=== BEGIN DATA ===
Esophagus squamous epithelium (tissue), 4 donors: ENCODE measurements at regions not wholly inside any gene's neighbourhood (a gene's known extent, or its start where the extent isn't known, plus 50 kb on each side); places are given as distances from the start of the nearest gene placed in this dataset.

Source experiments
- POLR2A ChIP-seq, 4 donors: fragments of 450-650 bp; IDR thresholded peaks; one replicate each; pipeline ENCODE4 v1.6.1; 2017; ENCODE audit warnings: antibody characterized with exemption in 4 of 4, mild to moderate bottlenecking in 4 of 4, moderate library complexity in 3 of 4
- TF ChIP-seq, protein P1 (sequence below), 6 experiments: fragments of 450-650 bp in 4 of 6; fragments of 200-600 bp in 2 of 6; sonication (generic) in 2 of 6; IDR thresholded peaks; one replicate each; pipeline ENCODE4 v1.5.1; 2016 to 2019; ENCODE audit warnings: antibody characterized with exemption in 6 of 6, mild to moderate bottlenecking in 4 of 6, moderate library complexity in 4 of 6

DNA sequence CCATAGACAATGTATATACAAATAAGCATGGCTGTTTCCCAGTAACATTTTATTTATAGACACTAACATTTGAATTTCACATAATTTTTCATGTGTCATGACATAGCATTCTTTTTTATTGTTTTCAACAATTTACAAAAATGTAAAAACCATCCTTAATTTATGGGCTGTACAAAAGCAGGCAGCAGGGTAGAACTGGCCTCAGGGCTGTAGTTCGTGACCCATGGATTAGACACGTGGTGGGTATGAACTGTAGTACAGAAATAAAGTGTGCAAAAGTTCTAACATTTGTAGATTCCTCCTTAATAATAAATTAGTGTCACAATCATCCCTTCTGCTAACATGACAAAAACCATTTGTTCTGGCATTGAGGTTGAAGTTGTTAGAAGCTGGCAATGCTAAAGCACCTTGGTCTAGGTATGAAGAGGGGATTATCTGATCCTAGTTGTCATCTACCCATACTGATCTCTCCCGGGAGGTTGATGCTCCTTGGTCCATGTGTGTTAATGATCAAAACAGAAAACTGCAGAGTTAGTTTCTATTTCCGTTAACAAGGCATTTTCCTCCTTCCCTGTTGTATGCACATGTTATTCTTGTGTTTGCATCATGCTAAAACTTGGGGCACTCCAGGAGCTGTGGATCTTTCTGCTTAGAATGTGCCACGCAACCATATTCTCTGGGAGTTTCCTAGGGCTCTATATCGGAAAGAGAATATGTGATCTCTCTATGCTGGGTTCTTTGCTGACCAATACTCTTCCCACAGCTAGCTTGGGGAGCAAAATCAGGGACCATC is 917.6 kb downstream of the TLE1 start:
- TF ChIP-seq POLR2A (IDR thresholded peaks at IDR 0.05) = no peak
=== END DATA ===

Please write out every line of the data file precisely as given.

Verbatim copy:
Esophagus squamous epithelium (tissue), 4 donors: ENCODE measurements at regions not wholly inside any gene's neighbourhood (a gene's known extent, or its start where the extent isn't known, plus 50 kb on each side); places are given as distances from the start of the nearest gene placed in this dataset.

Source experiments
- POLR2A ChIP-seq, 4 donors: fragments of 450-650 bp; IDR thresholded peaks; one replicate each; pipeline ENCODE4 v1.6.1; 2017; ENCODE audit warnings: antibody characterized with exemption in 4 of 4, mild to moderate bottlenecking in 4 of 4, moderate library complexity in 3 of 4
- TF ChIP-seq, protein P1 (sequence below), 6 experiments: fragments of 450-650 bp in 4 of 6; fragments of 200-600 bp in 2 of 6; sonication (generic) in 2 of 6; IDR thresholded peaks; one replicate each; pipeline ENCODE4 v1.5.1; 2016 to 2019; ENCODE audit warnings: antibody characterized with exemption in 6 of 6, mild to moderate bottlenecking in 4 of 6, moderate library complexity in 4 of 6

DNA sequence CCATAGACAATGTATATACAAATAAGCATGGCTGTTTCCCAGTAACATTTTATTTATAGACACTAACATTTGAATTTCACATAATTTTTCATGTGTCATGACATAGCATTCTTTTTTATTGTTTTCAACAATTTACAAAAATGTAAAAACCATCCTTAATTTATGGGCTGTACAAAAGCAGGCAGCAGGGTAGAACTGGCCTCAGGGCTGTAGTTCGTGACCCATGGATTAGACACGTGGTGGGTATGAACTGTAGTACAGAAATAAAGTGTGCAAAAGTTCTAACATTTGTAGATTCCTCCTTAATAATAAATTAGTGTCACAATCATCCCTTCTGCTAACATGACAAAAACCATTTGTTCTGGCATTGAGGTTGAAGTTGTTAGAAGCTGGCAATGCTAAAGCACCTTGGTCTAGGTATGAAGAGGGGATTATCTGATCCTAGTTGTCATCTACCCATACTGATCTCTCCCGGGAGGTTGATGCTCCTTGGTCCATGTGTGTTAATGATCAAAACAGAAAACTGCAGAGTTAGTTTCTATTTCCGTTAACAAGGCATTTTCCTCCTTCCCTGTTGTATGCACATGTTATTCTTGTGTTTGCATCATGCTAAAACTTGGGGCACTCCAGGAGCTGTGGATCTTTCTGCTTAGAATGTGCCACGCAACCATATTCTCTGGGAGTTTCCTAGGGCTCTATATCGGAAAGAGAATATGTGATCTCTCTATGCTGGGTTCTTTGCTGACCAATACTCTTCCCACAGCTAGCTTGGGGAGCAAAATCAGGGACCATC is 917.6 kb downstream of the TLE1 start:
- TF ChIP-seq POLR2A (IDR thresholded peaks at IDR 0.05) = no peak